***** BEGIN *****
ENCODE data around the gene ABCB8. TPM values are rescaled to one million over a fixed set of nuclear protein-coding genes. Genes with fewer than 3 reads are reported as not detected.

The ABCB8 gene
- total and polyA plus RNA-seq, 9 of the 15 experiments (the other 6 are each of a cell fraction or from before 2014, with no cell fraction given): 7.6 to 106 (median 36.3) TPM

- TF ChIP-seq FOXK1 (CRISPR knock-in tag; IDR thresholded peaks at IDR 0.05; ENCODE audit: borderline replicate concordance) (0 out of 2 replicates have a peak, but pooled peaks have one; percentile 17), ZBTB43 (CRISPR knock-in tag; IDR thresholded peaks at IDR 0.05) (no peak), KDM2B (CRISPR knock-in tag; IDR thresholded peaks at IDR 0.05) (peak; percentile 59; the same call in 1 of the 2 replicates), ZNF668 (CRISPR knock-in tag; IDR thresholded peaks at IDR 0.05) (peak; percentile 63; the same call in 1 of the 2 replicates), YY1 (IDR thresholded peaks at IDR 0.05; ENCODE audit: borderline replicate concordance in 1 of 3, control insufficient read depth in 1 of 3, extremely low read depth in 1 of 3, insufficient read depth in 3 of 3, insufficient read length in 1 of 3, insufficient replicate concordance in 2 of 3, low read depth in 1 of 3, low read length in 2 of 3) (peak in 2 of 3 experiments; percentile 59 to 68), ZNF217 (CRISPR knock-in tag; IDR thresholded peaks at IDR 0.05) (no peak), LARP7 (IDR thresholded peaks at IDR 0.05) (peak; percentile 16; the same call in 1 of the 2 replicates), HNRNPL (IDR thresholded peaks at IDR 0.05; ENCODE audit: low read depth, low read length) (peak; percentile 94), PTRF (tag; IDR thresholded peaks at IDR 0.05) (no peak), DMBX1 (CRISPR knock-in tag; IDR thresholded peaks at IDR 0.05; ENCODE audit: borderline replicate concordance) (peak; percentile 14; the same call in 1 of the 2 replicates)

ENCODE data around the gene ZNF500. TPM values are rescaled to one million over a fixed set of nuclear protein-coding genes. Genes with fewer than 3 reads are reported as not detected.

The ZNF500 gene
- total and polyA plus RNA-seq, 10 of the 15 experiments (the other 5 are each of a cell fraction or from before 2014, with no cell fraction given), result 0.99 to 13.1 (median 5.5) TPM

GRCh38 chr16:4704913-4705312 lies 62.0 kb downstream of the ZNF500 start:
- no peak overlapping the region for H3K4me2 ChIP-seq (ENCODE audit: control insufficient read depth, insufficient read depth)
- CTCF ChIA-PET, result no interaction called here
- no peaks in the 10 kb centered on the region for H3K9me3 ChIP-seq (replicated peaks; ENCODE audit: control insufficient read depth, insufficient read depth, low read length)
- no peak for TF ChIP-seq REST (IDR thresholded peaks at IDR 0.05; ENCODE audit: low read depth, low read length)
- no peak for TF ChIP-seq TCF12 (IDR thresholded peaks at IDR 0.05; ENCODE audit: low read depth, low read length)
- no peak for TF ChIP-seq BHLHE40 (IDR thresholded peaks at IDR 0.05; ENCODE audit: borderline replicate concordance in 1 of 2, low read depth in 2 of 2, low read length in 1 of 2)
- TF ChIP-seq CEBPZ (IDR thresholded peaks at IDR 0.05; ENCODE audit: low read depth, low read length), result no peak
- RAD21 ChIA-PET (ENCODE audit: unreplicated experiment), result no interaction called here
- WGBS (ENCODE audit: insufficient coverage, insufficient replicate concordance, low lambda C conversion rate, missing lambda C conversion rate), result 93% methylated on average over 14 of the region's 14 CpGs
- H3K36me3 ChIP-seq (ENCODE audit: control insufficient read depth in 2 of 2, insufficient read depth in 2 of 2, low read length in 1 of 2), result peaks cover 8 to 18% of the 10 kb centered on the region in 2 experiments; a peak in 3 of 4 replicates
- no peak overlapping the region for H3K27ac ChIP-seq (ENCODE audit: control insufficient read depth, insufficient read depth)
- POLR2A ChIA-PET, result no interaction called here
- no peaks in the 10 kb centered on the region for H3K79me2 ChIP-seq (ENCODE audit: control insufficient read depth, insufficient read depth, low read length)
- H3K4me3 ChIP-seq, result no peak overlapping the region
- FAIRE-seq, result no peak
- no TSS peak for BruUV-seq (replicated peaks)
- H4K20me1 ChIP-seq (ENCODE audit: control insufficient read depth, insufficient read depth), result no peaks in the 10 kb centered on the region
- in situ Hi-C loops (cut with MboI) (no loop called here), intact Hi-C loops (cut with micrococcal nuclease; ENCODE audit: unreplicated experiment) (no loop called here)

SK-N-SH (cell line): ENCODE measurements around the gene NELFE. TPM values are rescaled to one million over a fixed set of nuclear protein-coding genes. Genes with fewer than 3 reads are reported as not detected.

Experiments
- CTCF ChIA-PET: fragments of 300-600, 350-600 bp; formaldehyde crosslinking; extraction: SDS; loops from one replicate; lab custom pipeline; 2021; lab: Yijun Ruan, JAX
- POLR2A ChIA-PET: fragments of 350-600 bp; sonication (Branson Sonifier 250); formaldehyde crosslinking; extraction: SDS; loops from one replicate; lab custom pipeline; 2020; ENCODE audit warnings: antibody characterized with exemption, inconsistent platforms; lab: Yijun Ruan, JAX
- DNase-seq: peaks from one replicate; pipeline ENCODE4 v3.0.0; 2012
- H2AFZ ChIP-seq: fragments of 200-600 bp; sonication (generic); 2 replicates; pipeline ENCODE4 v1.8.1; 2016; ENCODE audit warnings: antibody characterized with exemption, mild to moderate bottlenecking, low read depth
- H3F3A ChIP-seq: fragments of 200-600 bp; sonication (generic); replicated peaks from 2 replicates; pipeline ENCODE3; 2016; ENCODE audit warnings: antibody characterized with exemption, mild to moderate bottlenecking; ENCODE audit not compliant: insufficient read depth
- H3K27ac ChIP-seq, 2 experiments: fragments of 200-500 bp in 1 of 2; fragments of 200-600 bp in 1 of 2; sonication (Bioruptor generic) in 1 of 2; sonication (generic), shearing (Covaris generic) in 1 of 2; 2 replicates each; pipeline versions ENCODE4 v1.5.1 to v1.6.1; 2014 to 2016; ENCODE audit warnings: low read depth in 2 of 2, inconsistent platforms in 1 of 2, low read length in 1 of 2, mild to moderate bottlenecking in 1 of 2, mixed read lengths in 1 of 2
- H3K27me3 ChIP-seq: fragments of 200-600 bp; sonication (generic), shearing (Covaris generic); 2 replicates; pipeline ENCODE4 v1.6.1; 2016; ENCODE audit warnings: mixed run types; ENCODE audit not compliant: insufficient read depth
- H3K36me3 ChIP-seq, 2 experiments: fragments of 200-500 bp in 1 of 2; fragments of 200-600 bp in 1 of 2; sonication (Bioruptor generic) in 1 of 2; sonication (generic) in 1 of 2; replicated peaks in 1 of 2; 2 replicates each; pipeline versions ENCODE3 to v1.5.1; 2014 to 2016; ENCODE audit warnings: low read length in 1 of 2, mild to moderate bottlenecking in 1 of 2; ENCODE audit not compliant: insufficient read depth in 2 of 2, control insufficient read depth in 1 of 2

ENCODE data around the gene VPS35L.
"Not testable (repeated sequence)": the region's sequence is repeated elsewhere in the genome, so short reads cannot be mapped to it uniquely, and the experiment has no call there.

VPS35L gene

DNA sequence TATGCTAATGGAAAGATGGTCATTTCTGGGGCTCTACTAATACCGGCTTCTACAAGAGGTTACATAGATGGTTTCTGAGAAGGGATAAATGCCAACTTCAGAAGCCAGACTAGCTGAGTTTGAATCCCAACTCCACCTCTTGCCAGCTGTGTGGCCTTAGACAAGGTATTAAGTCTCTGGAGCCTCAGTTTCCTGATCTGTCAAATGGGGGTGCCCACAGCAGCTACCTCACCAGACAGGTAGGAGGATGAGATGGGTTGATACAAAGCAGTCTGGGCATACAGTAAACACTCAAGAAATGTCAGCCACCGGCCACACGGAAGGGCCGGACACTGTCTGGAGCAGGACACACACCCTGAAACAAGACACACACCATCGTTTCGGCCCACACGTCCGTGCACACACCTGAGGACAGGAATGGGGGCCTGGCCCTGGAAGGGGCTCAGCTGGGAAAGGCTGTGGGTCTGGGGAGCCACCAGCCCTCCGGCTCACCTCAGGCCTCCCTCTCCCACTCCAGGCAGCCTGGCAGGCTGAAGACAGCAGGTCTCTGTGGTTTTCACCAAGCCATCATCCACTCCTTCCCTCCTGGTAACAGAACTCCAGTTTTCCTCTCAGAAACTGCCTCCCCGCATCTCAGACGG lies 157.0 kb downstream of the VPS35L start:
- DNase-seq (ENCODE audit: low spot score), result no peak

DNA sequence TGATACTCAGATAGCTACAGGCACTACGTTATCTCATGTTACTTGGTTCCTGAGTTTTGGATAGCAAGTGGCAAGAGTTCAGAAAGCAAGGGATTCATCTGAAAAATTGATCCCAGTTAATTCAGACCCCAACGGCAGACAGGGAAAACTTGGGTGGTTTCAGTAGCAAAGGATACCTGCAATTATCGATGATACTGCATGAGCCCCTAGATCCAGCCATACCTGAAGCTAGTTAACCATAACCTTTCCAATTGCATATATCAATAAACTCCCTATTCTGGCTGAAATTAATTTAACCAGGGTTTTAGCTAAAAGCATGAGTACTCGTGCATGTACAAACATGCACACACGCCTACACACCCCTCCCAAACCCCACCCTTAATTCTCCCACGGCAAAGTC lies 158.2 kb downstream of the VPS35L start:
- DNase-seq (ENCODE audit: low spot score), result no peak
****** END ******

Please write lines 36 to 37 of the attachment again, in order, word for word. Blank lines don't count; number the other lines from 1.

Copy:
- H3K36me3 ChIP-seq, 2 experiments: fragments of 200-500 bp in 1 of 2; fragments of 200-600 bp in 1 of 2; sonication (Bioruptor generic) in 1 of 2; sonication (generic) in 1 of 2; replicated peaks in 1 of 2; 2 replicates each; pipeline versions ENCODE3 to v1.5.1; 2014 to 2016; ENCODE audit warnings: low read length in 1 of 2, mild to moderate bottlenecking in 1 of 2; ENCODE audit not compliant: insufficient read depth in 2 of 2, control insufficient read depth in 1 of 2

ENCODE data around the gene VPS35L.